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Future Chicken show helps kids battle eco-anxiety by becoming planet protectors

As the world's leaders geared up for COP28, a thematically related, animated show premiered on CBC Kids. Developed by Star Wars veteran Catherine Winder, Future Chicken stars a time-traveling eco-superhero chicken called Potato and her sidekick Frittata (an egg who wears rocket pants). The show's goal? Countering climate doomism for 6 to 10-year-olds.

Potato, Frittata and the rest of the cast broadcast 'The Future Chicken Today Show' from 2050. Their mission is critical: inspiring change in the present to safeguard our planet's future. Encouraging today's kids to take positive environmental action, Future Chicken features interviews with real-world ecological experts and activists, interspersed with interactive segments that educate and motivate. Topics covered include trash-sorting robots, insect protein, recycling sneakers and nature sounds as brain-boosters.

In addition to the full show on linear TV and streaming, Future Chicken is serving up video shorts and a podcast, and Potato also appears as a non-player character on Roblox.

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Let's be honest: if the adults in charge genuinely placed the universal needs of children first, there would be immediate and resolute action to slam the brakes on climate change. Nobody would be negotiating whether to phase down or phase out, or debating whether food systems need changing.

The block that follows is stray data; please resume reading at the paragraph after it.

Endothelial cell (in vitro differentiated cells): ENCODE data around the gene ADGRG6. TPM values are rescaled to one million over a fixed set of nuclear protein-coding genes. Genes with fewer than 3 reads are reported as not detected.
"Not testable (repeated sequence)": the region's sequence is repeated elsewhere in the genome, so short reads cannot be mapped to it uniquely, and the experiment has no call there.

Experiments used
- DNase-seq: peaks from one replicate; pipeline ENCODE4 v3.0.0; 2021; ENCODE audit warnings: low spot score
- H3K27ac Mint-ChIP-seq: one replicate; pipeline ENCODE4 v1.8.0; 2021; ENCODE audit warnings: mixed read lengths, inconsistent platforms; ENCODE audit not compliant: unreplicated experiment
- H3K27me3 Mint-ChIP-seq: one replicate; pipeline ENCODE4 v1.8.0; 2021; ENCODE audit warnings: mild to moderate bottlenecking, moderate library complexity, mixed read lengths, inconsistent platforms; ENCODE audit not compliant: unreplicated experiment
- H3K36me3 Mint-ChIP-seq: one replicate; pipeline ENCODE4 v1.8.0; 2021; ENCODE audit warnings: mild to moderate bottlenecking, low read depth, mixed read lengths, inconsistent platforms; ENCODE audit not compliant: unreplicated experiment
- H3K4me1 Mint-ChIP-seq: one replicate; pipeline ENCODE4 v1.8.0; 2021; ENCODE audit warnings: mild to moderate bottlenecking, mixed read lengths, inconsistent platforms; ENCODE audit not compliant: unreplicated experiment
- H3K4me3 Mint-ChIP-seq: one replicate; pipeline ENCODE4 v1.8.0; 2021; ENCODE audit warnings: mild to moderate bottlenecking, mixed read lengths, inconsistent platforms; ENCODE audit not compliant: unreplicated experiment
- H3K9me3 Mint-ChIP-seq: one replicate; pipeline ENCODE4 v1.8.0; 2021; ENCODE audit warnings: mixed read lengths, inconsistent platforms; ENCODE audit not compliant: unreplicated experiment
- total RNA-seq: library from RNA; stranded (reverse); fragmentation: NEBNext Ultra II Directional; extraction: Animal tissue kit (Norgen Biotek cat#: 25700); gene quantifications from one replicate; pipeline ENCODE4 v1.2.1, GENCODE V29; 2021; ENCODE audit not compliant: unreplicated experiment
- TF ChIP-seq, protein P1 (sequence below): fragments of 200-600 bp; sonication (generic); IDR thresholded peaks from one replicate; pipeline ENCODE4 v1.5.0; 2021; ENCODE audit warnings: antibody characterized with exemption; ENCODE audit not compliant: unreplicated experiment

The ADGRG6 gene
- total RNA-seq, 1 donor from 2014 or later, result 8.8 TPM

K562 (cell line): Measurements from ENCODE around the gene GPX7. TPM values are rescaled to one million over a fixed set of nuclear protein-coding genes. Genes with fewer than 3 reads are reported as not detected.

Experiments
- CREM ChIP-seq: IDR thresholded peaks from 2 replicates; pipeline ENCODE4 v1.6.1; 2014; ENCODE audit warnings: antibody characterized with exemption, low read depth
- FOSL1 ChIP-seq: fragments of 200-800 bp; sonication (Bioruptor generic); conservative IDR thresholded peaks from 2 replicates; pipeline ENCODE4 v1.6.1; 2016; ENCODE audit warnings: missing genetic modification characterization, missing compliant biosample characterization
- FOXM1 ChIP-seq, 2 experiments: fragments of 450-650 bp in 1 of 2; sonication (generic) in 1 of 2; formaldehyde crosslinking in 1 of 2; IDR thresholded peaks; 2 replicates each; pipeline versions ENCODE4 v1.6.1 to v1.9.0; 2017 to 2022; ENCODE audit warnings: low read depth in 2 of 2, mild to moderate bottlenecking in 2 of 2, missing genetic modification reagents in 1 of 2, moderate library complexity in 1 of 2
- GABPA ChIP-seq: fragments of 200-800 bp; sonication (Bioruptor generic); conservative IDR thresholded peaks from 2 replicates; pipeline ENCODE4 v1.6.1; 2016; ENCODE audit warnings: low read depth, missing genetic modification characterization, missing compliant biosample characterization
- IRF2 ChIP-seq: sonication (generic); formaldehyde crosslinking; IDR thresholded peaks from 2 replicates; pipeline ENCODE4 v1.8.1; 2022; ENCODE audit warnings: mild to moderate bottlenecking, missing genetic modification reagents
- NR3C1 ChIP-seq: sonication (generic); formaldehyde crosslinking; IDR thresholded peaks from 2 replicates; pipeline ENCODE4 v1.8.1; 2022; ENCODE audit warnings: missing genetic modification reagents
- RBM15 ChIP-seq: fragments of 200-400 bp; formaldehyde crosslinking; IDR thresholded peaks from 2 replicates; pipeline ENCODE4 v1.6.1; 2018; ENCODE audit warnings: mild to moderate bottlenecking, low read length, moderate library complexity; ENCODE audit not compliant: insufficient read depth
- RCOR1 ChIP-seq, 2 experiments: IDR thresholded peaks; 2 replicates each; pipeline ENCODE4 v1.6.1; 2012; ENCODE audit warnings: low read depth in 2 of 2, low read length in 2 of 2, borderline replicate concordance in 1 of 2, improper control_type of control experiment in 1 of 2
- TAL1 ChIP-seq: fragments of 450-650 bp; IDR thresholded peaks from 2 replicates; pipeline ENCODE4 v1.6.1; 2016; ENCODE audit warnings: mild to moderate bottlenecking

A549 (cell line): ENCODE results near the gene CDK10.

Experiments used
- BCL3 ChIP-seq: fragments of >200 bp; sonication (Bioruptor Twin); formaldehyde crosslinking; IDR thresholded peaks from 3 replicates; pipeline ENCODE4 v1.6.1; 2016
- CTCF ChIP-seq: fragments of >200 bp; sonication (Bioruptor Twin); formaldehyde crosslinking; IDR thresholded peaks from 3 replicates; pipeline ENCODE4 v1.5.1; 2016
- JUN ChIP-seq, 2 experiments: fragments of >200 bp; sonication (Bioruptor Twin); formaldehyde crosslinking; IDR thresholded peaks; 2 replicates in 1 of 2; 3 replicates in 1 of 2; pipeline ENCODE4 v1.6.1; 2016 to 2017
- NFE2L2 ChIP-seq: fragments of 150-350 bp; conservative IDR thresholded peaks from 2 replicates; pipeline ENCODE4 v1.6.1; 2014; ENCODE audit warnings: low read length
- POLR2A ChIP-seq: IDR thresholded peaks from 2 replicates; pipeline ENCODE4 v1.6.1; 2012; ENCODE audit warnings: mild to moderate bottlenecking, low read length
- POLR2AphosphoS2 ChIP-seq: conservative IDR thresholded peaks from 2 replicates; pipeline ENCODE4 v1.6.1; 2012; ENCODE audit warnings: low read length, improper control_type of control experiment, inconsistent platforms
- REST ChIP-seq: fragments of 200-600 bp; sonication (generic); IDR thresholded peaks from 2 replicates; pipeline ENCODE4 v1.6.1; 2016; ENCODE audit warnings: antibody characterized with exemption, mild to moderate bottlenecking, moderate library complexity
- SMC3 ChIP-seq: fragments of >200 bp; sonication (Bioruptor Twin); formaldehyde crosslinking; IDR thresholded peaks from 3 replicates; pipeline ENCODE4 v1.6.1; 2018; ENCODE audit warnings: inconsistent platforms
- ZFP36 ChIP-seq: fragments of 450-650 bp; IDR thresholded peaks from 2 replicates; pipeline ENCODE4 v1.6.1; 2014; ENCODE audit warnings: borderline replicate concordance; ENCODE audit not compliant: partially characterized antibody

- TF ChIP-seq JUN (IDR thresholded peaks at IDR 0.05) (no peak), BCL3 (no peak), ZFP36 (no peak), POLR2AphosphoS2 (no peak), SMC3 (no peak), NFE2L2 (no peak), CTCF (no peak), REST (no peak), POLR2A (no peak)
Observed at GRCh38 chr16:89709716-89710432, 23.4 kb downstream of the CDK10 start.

Kids are smart. They pick up on the anxiety adults feel, they hear and see news about the climate crisis and concerns about the future. Future Chicken is tapping into a profound pressing social trend: the ecological uncertainty faced by generations Z and Alpha. Inheriting a profoundly altered planet can lead to feelings of helplessness, but anxiety can also be a catalyst for action. Future Chicken understands this dynamic and leverages it to playfully cultivate resilience and determination in today's kids.

The narrative structure of placing protagonists in the future, looking back at our current time, is particularly effective. It offers perspective on the choices we make today and underscores the need for long-term thinking. This framing can also foster a sense of agency in young people, encouraging them to envision and work towards a better future. How could your brand help kids and teens transform apprehension into action and empowerment?

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